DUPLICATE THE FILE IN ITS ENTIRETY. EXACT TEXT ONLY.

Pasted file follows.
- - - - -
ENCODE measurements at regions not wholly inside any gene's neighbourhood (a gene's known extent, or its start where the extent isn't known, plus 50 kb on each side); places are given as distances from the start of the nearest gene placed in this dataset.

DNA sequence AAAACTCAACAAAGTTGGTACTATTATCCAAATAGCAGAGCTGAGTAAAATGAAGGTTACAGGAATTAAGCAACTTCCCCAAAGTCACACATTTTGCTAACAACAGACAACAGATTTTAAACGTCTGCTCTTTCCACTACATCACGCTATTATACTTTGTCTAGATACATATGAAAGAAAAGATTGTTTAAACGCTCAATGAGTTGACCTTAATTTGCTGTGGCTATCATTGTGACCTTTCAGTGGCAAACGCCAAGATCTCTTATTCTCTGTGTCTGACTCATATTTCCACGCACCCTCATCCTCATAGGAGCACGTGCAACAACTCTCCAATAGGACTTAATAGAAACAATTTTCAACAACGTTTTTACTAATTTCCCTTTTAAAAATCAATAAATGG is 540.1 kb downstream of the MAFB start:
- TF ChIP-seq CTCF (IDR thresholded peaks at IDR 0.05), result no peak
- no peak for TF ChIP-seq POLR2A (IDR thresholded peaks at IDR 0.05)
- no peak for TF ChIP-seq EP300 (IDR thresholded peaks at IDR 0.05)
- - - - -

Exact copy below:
ENCODE measurements at regions not wholly inside any gene's neighbourhood (a gene's known extent, or its start where the extent isn't known, plus 50 kb on each side); places are given as distances from the start of the nearest gene placed in this dataset.

DNA sequence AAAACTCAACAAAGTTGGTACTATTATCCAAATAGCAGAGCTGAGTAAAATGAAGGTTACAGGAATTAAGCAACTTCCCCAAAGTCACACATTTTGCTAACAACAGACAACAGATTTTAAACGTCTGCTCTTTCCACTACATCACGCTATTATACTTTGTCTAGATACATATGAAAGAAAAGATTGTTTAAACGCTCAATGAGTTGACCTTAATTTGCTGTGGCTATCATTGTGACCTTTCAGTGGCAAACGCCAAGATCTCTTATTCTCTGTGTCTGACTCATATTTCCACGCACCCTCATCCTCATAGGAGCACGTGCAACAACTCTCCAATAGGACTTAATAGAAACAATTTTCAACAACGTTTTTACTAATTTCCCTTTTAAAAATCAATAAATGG is 540.1 kb downstream of the MAFB start:
- TF ChIP-seq CTCF (IDR thresholded peaks at IDR 0.05), result no peak
- no peak for TF ChIP-seq POLR2A (IDR thresholded peaks at IDR 0.05)
- no peak for TF ChIP-seq EP300 (IDR thresholded peaks at IDR 0.05)